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Ancient Celtic Coin Art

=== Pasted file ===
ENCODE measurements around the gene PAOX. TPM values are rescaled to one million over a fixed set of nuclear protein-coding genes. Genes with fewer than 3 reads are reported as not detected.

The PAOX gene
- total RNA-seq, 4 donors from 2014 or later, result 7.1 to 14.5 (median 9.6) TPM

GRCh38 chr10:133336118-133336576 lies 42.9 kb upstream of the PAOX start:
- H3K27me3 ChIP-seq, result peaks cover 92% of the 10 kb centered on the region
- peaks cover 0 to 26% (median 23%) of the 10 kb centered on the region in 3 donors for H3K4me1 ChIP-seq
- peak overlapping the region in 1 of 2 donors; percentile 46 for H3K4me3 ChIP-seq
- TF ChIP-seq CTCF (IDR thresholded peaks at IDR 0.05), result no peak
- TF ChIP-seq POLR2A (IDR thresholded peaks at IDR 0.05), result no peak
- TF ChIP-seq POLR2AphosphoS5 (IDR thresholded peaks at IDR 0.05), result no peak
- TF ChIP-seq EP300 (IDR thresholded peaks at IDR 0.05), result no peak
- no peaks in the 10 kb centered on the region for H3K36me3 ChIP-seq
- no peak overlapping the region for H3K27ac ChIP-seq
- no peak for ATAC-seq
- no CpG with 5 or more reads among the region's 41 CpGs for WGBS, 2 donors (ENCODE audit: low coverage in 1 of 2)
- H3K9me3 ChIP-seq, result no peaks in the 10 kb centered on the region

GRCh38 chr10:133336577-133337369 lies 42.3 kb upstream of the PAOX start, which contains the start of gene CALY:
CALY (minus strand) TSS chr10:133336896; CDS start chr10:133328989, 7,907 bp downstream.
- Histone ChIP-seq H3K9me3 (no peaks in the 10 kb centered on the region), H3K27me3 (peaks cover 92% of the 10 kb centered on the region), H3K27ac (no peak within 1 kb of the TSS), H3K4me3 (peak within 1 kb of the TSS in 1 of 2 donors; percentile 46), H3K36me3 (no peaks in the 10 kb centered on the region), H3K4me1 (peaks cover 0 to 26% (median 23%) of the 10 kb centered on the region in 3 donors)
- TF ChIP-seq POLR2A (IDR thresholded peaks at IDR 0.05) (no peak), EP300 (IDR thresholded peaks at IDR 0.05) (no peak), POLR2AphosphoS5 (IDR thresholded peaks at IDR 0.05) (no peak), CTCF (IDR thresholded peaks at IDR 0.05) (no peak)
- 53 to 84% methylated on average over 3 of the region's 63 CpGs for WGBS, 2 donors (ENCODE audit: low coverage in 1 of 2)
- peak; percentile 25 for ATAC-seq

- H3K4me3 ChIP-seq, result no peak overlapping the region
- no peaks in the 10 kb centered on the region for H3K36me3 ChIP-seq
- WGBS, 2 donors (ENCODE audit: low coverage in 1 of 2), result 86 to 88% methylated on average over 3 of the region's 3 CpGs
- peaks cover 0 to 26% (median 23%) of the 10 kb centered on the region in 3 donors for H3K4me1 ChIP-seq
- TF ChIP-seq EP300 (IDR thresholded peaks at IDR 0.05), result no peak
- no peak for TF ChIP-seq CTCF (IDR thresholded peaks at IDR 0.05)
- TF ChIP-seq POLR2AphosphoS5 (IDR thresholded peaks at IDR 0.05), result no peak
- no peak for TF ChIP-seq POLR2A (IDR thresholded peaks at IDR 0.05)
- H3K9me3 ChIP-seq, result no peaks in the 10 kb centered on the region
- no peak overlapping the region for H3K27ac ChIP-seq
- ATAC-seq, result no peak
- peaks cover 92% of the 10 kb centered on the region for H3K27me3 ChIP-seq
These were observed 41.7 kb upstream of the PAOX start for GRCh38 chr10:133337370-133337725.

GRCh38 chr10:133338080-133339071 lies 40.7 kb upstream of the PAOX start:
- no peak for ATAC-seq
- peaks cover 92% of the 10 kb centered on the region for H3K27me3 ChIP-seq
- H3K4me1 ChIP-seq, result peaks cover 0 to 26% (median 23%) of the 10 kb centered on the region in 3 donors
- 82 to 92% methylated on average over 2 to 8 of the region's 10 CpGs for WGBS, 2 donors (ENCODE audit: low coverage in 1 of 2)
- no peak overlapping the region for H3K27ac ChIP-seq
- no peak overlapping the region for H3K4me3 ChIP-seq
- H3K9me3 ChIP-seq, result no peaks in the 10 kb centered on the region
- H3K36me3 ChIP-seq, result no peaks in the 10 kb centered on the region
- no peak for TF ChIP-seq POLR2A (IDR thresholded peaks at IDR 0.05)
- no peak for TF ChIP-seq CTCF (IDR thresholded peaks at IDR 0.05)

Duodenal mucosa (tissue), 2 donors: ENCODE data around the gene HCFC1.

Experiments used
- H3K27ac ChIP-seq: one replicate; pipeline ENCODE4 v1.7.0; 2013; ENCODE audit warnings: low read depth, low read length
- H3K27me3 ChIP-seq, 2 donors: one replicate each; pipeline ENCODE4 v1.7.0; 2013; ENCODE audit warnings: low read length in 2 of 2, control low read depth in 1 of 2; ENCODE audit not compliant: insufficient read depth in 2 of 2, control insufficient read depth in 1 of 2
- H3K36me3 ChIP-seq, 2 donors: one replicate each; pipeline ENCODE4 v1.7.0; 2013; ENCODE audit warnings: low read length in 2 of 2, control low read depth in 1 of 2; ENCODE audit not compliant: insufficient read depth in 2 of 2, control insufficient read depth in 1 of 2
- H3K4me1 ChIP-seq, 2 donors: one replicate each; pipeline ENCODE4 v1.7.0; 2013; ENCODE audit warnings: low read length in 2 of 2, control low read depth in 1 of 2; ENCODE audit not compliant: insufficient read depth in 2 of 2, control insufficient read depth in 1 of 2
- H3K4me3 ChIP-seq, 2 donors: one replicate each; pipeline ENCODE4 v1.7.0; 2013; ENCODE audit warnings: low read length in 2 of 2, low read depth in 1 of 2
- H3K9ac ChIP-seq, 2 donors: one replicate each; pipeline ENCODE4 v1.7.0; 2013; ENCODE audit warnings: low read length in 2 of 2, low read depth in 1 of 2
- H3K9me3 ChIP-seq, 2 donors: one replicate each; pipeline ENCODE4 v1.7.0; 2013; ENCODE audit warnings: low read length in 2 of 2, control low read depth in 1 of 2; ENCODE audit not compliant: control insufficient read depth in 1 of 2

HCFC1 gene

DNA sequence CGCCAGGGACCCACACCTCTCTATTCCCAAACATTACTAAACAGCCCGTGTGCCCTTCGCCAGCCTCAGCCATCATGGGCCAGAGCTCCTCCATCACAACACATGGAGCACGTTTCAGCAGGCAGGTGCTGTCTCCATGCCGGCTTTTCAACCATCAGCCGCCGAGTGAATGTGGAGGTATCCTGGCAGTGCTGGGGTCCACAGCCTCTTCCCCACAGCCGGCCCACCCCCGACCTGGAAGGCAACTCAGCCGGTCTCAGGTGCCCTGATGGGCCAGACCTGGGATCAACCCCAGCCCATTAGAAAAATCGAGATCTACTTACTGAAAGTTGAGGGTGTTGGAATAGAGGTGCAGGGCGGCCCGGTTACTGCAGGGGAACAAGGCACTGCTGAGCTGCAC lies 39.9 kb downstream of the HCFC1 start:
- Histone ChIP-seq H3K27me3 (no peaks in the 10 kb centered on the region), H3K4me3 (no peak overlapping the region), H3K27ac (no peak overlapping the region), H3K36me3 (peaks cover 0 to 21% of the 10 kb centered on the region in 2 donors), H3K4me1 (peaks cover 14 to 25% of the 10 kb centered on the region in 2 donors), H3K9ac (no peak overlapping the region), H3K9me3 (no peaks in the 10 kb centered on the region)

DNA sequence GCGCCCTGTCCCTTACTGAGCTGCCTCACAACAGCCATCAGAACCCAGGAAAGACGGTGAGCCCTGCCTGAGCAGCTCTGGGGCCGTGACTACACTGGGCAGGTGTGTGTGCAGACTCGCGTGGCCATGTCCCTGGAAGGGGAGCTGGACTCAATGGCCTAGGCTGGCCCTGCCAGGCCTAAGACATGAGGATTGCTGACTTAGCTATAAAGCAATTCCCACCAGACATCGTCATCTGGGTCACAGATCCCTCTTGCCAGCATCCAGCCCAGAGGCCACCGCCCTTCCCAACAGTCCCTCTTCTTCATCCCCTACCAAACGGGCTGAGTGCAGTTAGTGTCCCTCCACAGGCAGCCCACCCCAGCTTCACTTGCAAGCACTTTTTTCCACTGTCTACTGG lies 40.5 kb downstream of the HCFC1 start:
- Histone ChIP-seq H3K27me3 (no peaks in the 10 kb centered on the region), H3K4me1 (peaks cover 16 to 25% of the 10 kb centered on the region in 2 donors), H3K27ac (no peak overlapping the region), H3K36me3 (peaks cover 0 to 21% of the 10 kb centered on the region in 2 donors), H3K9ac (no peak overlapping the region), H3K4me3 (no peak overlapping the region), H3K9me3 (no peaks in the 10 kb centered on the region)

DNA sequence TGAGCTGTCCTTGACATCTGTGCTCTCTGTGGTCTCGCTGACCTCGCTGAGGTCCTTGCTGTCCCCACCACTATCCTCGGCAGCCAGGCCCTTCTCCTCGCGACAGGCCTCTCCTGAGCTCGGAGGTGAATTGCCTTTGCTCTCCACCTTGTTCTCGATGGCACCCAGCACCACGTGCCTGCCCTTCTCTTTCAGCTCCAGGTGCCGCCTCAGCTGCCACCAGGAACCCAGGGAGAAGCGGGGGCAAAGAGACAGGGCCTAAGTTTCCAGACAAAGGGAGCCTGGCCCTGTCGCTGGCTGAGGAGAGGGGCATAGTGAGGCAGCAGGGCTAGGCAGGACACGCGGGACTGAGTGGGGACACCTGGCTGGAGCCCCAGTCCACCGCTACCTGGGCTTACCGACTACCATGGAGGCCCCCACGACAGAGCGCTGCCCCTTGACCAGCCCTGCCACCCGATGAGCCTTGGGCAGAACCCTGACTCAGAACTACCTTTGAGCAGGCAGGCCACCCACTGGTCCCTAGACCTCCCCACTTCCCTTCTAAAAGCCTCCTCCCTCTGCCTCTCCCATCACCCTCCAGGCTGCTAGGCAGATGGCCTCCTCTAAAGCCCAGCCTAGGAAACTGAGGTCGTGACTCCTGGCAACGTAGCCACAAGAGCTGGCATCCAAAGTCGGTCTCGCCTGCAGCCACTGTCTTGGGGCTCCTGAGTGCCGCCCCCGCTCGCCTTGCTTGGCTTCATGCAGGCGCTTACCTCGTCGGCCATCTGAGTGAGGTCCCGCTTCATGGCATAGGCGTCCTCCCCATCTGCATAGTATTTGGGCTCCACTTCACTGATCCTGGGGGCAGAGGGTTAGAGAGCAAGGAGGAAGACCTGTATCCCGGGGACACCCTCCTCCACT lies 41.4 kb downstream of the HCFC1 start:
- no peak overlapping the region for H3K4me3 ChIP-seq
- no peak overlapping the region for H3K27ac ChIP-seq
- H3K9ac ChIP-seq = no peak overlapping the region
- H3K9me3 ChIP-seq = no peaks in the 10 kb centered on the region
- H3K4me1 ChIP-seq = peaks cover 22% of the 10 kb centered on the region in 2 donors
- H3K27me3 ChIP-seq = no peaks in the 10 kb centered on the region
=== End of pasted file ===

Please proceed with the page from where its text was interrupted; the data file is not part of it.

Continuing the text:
12 13 Celtic artists loved to play with image and pattern. Their designs mimic themes of poetry and philosophy which were practised not just by druids, bards and healers, but also by metalworkers, craftspeople and blacksmiths. The creation of high status goods required artisans to weave magical force into their skilled physical processes. Any chieftain or warleader would be just as keen to attract the best artists as he would the best warriors to his camp, for the former would provide the precious gifts that ensured the support and loyalty of the latter. Coins were a part of this contract, a magical exchange requiring careful charging with appropriate energies, created by the bold imagery, the precise mix of metals, the melting and formation of the blank discs and the striking of the coin. One curious characteristic of some die designs is that they are very much larger than the coins they are struck upon, even allowing for a margin of error in the stamping process and variation in flan size. The full design thus would never have been seen on any single coin and this suggests a possible ritual intent. Part of the image would always reside within the hidden, invisible spiritual world. The same attitude is reflected in ambiguous designs that shift depending on ones angle of view, and in the combinations of disparate forms. HIddEN FORCES defining the magical universe a. c. d. e. f. g. h. b.
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